I’m in a local inn flaking skin off my leg. 5 stars.


Why am I so obligated, affixed, to you? What on Earth is it distracting me from? I can’t get free of my wish to be amorphous to you, the same floating signs I get from you and not these bad jokes in my mouth. You going dark on my page. You leaving me alone in the night. I’m at the Rockett Inn, wishing I could access my own drive to story. Because there is no chance of reply, I perhaps feel you’re the only one who will listen. I write on the back of a postcard, I’m here, and address it to myself in Albuquerque. How we’ve barely met.


In 1995, a group called Heaven’s Gate moved near Truth or Consequences. In 1997, as part of its 4,000-year orbit of the sun, the comet Hale-Bopp passed by the Earth. 


During the early 1990s, Heaven’s Gate began heavily recruiting. Led by a music professor, the members abandoned families and Earthly possessions and moved to Colorado, and then New Mexico, under assumptions that extraterrestrial spacecraft would take them to a Kingdom of Heaven. The group prepared, learning, studying and waiting. They remained celibate for years. 


When, in its orbit, the comet Hale-Bopp entered its closest distance to Earth, the whole Heaven’s Gate community drank a lethal mixture of alcohol and toxins, completing a mass suicide. 39 people lay down to enter their alien spacecraft. 


This is disaster, bad star. 


Or some kind of bizarre omen, remnants of social life in a land rife with conflict and suppressed colonial history. A kind of group pathology or exit. A star eating itself to supernova. 

On Mars, you walk and walk and walk on your treadmill and tell yourself you’re moving forward. But there is a door back to Earth. You could, you could, you could, walk outside.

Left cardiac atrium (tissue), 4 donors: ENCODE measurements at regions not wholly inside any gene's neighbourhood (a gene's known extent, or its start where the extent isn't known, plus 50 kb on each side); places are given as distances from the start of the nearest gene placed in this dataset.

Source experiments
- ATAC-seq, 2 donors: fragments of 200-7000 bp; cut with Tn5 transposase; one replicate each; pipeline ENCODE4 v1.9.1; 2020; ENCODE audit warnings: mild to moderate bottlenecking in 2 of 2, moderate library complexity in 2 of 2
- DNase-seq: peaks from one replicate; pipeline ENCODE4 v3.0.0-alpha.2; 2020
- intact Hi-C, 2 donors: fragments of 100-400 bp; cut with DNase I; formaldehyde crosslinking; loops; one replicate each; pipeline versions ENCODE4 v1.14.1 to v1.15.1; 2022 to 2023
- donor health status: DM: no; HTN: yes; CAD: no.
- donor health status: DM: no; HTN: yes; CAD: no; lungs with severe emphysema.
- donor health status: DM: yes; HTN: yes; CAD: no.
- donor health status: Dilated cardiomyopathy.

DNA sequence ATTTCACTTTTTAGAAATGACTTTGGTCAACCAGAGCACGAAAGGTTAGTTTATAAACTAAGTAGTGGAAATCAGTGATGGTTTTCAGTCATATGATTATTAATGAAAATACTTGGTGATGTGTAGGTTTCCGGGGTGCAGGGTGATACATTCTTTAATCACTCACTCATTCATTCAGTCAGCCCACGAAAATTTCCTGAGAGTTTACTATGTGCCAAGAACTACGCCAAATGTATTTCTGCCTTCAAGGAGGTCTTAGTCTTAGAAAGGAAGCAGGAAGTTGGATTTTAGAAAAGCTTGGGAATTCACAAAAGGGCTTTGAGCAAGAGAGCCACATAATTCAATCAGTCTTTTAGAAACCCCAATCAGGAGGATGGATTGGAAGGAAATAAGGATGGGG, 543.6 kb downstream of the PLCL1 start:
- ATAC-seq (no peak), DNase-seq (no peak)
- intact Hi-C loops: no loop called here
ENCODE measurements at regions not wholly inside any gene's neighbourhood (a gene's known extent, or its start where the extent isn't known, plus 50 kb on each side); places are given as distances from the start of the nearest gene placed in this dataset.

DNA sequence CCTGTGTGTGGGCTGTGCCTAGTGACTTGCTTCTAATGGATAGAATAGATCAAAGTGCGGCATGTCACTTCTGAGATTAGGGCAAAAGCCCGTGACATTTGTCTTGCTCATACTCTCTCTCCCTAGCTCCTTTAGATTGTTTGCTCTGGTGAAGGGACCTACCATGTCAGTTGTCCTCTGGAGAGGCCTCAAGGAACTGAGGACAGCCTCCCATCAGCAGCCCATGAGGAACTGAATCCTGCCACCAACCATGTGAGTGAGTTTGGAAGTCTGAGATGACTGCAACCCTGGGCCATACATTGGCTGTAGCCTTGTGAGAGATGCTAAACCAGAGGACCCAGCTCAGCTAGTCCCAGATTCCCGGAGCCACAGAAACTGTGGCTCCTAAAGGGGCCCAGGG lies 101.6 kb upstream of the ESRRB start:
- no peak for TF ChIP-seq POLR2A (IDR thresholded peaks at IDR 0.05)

As it lost weight, it started to incline its orbit toward the earth: it was dangerous, above and beyond anything else. And the nearer it got the more it slowed its course; we could no longer calculate its phases. Even the calendar, the rhythm of the months, had become a mere convention; the moon went forward in fits and starts, as though it were about to collapse. 


I do want a love that is fundamentally inhabitable. I want more art, I write you, thinking of what our distance produces. But I want it at no expense. 


The night falls and the novelist leaves his lover at shore, disease spreads, and the evening apocalypses as under the passage of one perennial comet. I drink orange juice from the carton and turn the heat high, pay with the restlessness of night sweats. Little beads of salt water on my eyebrow. I hope you feel as free as I do, briefly. There are many other positions.


Free breakfast starts at 7:30am tomorrow, enough time to load up for my tour of the Spaceport. 


In Comet Song, Bjork sings, With our fingers we make a million holes.

Daisy Atterbury...

bottom of page